I’m sorry, go ahead. Who’s going to talk? Warren?
Mr. Maruyama: This is Warren. I’m glad to see David say such nice things about the trade world, but I think it’s the trade world of 25 years ago because we’ve become just as dysfunctional as a lot of other international organizations. And the – you know, I was there in July of 2008 when the Doha Round basically crashed, and at this point I think the WTO would have similar problems reaching agreement on just about anything – and particularly something as contentious as border measures.
Mr. Reinsch: OK.
Sarah, I turn it over to you.
Sarah Ladislaw: Great. Well, thank you. This has been a fascinating conversation so far. I’m always glad when trade people let me into their world because there’s a lot of interesting intersections here.
I wanted to pick up on something, though, which is – and maybe kind of throw a premise out on the table, which is not that there’s a conflict inherently in environmental goods and trade-oriented goods or outcomes, but instead that the trade world and the climate world are suffering from the same issue, which is a drive towards more protectionist measures, right, a drive towards being able to unearth more ambitious climate policy by virtue of yielding more domestic political benefits and economic benefits, which is leading a lot of the most ambitious climate policies we’re seeing today to be both focused on greenhouse gas emissions reduction but also making sure that domestic manufacturing and jobs and things like that are the result of this climate policy.
And so, in my mind, that exacerbates some of the potential for trade conflict that we’ve been talking about. And I have some real questions, but how that – those conflicts may manifest themselves. Similar to the question that Bill just asked about what would be the venue for resolving them, I’m kind of interested in where they might come from. So we’ve talked a little bit about CBAM and Europe and the United States, but what about something like supply-chain reviews, right? What about this big push that the administration has just launched on trying to think about supply chains and, you know, how to create resilient supply chains in some industries that are going to be critically important for the energy sector? Do any of you see this sort of focus on supply chains or industrial policy as being an area where climate and energy – excuse me – climate and trade could experience more conflicts? Happy to go to whoever’d like to answer that.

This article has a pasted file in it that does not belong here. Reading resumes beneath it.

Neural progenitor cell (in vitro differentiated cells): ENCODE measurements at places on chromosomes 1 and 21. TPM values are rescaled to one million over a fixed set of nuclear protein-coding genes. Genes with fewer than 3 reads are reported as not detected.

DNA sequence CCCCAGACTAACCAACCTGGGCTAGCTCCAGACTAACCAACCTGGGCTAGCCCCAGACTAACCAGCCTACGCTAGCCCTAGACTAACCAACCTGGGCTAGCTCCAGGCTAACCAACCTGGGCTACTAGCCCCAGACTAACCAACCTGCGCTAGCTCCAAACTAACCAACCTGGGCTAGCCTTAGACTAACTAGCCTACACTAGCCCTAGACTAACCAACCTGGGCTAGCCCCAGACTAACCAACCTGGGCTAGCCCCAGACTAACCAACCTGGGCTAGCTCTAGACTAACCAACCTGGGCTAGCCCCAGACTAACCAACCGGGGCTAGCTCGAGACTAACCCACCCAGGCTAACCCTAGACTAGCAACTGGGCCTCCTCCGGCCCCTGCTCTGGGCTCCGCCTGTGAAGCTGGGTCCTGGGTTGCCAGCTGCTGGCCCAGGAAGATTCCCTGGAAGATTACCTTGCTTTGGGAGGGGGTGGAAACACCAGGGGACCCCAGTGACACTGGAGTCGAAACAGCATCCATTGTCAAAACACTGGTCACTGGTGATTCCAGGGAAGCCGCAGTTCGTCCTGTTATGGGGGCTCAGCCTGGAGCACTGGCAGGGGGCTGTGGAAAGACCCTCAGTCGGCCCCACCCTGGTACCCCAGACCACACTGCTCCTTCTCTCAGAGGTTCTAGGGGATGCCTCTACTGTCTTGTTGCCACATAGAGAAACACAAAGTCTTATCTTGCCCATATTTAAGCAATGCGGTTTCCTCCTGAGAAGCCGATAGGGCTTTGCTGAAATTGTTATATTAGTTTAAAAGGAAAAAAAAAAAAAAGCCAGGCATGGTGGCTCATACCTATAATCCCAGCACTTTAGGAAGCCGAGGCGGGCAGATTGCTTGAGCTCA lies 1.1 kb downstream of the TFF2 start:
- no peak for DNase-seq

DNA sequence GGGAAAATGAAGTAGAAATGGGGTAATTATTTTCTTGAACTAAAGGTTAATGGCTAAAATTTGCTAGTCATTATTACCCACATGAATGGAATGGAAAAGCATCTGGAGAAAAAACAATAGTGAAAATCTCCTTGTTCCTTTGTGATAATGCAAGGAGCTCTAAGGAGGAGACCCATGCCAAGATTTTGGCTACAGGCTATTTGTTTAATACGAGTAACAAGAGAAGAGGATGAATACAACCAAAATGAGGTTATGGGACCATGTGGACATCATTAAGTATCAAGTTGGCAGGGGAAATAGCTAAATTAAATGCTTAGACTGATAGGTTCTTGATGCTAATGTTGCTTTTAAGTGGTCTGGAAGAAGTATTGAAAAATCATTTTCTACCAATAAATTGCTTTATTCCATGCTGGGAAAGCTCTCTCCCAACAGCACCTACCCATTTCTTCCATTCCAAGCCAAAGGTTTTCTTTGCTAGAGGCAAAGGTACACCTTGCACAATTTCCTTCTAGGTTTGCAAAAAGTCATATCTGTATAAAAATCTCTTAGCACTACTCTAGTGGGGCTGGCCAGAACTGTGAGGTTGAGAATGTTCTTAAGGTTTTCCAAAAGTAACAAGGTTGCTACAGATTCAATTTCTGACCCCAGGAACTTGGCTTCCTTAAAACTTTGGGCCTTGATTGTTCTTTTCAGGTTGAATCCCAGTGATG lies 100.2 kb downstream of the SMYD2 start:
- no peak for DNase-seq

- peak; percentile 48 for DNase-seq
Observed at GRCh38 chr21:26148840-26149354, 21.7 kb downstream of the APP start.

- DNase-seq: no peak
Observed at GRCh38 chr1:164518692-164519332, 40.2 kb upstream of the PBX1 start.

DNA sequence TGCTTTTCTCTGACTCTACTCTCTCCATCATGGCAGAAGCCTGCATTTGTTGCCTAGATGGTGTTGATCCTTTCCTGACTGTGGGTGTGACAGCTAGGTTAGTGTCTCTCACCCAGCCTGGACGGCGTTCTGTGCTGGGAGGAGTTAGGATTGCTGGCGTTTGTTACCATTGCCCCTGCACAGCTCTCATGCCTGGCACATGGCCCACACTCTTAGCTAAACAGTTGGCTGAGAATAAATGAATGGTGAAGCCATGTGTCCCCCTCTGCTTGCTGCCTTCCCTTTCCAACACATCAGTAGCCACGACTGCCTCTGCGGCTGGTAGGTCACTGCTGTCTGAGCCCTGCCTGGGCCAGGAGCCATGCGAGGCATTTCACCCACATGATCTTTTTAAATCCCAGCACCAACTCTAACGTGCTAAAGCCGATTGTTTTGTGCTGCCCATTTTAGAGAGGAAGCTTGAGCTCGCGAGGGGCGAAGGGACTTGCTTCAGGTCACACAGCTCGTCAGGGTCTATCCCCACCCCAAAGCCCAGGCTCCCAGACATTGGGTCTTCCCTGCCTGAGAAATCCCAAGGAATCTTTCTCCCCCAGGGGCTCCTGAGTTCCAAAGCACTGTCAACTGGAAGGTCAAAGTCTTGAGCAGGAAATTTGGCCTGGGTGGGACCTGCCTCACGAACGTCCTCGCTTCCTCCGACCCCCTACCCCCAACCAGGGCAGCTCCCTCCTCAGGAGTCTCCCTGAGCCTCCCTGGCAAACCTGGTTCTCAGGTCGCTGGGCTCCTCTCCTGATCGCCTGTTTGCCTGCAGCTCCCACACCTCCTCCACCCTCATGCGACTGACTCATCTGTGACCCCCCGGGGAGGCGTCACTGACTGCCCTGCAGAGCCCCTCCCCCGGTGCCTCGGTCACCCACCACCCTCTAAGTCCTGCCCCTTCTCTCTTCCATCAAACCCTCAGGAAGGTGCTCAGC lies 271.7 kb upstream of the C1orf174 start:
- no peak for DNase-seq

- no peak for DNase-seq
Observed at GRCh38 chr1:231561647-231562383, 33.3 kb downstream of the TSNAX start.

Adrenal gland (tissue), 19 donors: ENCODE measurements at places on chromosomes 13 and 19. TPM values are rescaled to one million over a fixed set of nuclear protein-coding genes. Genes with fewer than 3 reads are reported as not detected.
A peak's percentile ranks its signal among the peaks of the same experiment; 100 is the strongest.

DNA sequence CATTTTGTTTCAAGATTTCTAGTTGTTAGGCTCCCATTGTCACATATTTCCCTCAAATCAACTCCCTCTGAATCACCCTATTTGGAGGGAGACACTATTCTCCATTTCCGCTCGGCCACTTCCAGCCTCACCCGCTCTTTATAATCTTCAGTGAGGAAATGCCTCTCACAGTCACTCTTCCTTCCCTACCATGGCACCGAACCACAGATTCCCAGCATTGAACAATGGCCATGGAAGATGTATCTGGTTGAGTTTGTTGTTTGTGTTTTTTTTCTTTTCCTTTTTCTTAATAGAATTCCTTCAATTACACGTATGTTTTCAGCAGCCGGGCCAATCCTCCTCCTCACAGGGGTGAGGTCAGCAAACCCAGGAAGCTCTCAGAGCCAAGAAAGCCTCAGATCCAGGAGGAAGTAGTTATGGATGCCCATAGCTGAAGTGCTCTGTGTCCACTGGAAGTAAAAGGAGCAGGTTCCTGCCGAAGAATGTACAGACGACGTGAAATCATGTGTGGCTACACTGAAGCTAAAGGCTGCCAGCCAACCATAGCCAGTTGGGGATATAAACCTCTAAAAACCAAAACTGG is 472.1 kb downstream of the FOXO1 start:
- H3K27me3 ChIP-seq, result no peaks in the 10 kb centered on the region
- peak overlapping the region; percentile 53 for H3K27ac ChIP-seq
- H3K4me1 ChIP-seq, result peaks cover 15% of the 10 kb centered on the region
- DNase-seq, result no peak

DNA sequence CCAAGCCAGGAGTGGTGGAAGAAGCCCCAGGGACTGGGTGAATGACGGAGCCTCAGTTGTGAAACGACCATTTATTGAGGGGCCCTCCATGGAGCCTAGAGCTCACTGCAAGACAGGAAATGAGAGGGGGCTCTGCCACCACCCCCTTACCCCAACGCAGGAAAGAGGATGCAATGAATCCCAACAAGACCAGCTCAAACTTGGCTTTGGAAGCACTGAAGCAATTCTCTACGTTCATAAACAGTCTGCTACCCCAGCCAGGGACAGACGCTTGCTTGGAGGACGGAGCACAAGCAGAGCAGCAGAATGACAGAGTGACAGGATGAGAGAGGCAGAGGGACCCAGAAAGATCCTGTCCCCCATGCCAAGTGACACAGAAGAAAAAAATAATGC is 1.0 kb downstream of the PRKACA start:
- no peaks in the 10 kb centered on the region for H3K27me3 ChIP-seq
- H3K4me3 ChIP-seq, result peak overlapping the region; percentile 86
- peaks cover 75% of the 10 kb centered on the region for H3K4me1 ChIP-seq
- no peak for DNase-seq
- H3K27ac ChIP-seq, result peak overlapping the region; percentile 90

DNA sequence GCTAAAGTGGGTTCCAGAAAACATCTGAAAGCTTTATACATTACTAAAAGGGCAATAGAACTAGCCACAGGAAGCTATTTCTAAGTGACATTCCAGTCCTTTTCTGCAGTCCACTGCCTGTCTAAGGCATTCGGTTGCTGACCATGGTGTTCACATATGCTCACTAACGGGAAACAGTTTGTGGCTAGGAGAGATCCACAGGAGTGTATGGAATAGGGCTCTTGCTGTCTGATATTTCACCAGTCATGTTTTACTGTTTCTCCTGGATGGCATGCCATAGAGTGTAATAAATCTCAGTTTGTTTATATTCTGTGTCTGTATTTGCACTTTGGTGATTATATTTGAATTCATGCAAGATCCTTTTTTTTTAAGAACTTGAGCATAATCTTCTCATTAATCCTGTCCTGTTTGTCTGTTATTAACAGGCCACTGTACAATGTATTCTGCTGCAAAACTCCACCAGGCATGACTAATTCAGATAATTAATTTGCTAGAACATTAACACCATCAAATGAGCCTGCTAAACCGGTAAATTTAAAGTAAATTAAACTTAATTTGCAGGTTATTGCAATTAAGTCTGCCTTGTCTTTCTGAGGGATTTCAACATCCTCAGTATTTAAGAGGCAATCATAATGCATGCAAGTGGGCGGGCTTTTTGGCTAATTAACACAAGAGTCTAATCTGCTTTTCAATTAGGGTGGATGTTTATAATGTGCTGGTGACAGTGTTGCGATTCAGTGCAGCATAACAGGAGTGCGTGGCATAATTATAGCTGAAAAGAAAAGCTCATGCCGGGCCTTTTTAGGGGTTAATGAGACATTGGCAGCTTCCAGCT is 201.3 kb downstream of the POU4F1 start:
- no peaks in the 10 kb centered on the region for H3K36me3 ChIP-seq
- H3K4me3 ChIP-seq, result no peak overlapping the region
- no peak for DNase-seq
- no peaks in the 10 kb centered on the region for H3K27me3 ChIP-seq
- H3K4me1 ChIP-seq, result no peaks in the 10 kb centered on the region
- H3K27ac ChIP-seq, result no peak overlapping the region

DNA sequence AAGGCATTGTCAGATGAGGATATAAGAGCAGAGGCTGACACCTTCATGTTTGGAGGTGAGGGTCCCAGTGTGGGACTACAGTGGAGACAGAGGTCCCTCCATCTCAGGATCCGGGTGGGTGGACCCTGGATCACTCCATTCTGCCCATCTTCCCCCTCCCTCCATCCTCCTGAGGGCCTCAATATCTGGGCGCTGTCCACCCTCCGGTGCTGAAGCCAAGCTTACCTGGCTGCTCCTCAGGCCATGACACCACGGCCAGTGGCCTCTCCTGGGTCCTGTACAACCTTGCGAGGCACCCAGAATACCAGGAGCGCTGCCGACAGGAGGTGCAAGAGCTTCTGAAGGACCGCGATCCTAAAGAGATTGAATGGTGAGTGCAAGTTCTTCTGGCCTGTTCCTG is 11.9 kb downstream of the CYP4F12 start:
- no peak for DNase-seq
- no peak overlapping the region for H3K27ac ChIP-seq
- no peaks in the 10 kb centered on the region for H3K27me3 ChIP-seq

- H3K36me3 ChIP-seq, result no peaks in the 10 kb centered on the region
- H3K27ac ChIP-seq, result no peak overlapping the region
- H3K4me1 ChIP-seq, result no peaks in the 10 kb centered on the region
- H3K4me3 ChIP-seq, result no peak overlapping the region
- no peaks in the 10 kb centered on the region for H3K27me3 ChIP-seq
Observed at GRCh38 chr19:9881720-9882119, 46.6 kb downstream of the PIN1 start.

Mr. Victor: Well, I’m also interested in what the others say. But I think yes. I don’t know if it’s going to be this particular executive order on – simply because it’s more of a study order. It’s just go find out and tell me in 100 days. But they’ll do that. If it comes back similar to the way the Trump administration’s executive order was on interconnected devices to the grid, for example, where that was read by some firms as being highly, highly restrictive to imported products, in particular Chinese products, that had, you know, any kind of electronic equipment in them – which I think is everything these days – then we’re going to see, you know, more – it’ll look to some people like drive-by trade disputes, but it’ll be, I think, the same thing over again.
And I really appreciate Warren’s comment trade of 25 years ago. It might be that the people who did trade and climate 25 years ago should actually get back together and work out what – kind of dispute by dispute or problem or problem would be some remedies for tamping things down. And I think the will to do that is there on the bilateral side – EU-U.S. It’s there on the U.S.-China side, driven partly by concern about what the Europeans are going to do. More loaded guns are sitting no more tables bouncing around. And so it’s there, but it’s very hard to get a lot of traction on that given all the other stuff that’s broiling in politics these days.